Any statistical experiment may be perceived as an information channel transforming a deterministic quantity (parameter) into a random one (observation) according to a design indicated by experimenter. The primary aim of statistician is to recover the information about the parameter from the observation. However the efficiency of this process depends not only on the statistical rule but also on the experimental design. Such design, which may be identified with the experiment, is represented by a probabilistic structure.
When observations have normal distribution the entire statistical analysis is based on their linear and quadratic forms. Thus the properties of such forms should be taken into account in any reasonable choice of statistical experiment.
Comparison of linear experiments by linear forms has been intensively studied in statistical literature. It is well known (for instance [1, 2, 3, 4, 5, 6]) that almost all criteria used for comparison of two linear experiments with respect to linear estimation reduce to the Loewner order between their information matrices, say M1 and M2. However, the comparison of normal linear experiments with respect to quadratic estimation is still at the initial stage and we are looking for respective tools.
It was revealed in Stępniak  that the relation “to be at least as good with respect to quadratic estimation” needs some knowledge about the matrix , where symbol + means the Moore-Penrose generalized inversion. We shall refer to this matrix as quotient of M2 by M1. Properties of such quotient may be interesting themselves. It appears that the Loewner order may be expressed in terms of the quotient, but not vice versa.
In this note we use the quotient of positive semidefinite matrices as the main tool in the ordering of normal linear experiments with respect to quadratic estimation. The orderings of linear experiments with respect to linear and with respect to quadratic estimation are extended here to the experiments involving nuisance parameters. Typical experiments of this kind are induced by allocations of treatments in blocks.
It is well known (see ) that any orthogonal allocation of treatments in blocks is optimal by means of linear estimation of all treatment contrasts. We show that this allocation is, however, not optimal for quadratic estimation.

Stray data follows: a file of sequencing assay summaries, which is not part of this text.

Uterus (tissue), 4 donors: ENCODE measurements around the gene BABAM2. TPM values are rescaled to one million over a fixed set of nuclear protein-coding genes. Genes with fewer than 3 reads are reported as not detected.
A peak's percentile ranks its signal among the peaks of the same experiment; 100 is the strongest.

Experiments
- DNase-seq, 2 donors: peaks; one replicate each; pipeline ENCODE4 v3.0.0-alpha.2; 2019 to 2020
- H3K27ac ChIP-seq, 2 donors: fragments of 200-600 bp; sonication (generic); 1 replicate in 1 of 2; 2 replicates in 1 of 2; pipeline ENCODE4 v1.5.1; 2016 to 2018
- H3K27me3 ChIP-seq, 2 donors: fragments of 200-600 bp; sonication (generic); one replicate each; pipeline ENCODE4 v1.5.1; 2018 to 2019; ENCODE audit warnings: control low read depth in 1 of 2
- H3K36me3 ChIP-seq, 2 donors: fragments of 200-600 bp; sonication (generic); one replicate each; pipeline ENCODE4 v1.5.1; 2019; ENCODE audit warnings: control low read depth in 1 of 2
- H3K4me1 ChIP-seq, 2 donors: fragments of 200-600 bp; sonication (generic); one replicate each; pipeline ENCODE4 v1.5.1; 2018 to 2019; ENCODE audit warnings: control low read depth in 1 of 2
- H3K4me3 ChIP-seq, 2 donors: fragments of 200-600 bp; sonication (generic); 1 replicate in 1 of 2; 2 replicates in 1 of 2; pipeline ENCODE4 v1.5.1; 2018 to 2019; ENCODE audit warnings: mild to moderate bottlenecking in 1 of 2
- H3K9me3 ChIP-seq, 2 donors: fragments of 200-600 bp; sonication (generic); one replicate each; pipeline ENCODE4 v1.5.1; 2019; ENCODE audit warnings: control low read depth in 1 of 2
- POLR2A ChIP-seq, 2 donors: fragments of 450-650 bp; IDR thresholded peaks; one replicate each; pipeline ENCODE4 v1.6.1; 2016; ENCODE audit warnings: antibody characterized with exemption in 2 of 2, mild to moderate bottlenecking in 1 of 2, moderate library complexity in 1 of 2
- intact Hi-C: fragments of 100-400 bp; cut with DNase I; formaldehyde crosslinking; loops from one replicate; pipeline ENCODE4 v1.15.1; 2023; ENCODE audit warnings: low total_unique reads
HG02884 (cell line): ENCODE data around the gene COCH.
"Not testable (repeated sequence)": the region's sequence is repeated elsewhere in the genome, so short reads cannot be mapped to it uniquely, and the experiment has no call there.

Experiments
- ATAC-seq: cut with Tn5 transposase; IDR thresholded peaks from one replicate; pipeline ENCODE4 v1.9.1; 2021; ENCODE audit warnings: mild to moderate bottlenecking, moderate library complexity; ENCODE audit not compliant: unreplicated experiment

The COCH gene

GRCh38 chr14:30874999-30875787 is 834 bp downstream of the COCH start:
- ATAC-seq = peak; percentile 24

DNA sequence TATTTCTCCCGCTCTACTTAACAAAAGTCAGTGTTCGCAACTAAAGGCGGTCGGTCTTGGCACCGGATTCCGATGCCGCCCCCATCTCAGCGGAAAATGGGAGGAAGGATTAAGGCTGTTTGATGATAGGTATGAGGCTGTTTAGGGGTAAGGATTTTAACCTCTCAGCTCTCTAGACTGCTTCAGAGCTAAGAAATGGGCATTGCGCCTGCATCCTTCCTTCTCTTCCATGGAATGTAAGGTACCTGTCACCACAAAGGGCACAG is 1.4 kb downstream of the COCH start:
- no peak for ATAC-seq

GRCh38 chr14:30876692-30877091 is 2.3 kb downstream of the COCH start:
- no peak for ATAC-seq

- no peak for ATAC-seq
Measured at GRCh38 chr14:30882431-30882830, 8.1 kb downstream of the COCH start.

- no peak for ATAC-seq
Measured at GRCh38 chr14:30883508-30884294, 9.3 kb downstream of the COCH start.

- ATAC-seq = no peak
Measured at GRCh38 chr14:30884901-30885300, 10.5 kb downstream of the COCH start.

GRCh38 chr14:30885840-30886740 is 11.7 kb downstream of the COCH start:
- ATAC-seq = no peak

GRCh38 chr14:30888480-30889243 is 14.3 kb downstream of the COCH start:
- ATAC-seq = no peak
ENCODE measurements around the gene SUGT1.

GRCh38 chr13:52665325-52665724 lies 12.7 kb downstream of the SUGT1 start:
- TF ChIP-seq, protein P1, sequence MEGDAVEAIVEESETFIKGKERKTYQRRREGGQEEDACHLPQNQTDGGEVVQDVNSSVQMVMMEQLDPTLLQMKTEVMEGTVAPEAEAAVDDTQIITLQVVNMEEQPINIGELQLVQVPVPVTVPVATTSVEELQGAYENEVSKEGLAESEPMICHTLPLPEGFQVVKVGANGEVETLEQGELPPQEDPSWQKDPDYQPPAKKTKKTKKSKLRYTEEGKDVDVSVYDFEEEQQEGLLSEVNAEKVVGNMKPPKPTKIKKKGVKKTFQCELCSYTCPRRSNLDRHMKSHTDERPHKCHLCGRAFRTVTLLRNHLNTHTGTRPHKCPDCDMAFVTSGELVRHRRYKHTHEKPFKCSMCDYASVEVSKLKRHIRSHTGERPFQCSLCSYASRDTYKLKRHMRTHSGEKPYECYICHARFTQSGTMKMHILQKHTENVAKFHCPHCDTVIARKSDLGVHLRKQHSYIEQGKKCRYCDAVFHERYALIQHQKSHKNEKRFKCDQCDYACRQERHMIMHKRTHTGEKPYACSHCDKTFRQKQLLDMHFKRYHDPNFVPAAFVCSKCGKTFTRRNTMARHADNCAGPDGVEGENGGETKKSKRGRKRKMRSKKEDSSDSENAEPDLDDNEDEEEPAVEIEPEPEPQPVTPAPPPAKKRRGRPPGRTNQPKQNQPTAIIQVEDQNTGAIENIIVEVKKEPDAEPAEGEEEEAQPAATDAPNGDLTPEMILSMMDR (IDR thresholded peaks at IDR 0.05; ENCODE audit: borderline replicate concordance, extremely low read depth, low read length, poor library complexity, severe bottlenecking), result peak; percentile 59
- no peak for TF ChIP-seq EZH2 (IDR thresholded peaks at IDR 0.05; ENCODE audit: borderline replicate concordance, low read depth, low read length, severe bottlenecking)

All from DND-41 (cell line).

2 Definitions and known results
In this paper the standard vector-matrix notation is used. All vectors and matrices considered here have real entries. The space of all n × 1 vectors is denoted by Rn. For any matrix M the symbols MT, R(M), N(M) and r(M) denote, respectively, its transpose, range (column space), kernel (null space) and rank. The symbol PM stands for the orthogonal projector onto R(M), i.e. the square matrix P satisfying the conditions Px = x for x ∈ R(M) and zero for x ∈ N(MT). Moreover, if M is square then tr(M) denotes its trace and the symbol M ≥ 0 means that M is symmetric and positive semidefinite (psd, for short).
Let x be a random vector with the expectation E(x) = Aα and the variance-covariance matrix σ V, where A and V are known matrices while α = (α1, … αp)T and σ > 0 are unknown parameters. In this situation we shall say that x is subject to the linear experiment 𝓛(A α, σ V). If V = I, then we say that the experiment is standard. If x is normally distributed then instead of 𝓛(A α, σ V) we shall use the symbol 𝓝(A α, σ V).
Now let us consider two experiments 𝓛1 = 𝓛(A1 α, σ V) and 𝓛2 = 𝓛(A2 α, σ W) with the same parameters and with observation vectors x ∈ Rm and y ∈ Rn, respectively.
(). Experiment 𝓛1 is said to be at least as good as 𝓛2 with respect to linear estimation [notation: 𝓛1 ⊵ 𝓛2] if for any parametric function ψ = cT α and for any estimator bT y there exists an estimator aT x with uniformly not greater squared risk. If 𝓛1 ⊵ 𝓛2 and 𝓛2 ⊵ 𝓛1 then we say that the experiments are equivalent for linear estimation.
for all α and σ . It is worth to note that the relation 𝓛(A1 α, σ V) ⊵ 𝓛(A2 α, σ W) does not depend on whether σ is known or not. Thus 𝓛1 ⊵ 𝓛2 if and only if 𝓛(A1 α, V) ⊵ 𝓛(A2 α, W).
Moreover, under the normality assumption, the condition (1) may be expressed in the form:
For any parametric function ψ and for any b ∈ Rn there exists a ∈ Rm such that | aT x − ψ| is stochastically not greater than | bT y− ψ| for all α and σ
Now consider two normal linear experiments 𝓝1 = 𝓝(A α, σ V) and 𝓝2 = 𝓝(B α, σ W) with observation vectors x ∈ Rm and y ∈ Rn. It is well known (cf. [12, 13]) that such experiments are not comparable with respect to all possible statistical problems. Therefore we shall restrict our attention to quadratic estimation only.
(). Experiment 𝓝1 is said to be at least as good as 𝓝2 with respect to quadratic estimation [notation: 𝓝1 ⪰ 𝓝2] if for any quadratic form yT Gy there exists a quadratic form xT Hx such that
for all α and σ . If 𝓝1 ⪰ 𝓝2 and 𝓝2 ⪰ 𝓝1 then we say that the experiments are equivalent for quadratic estimation.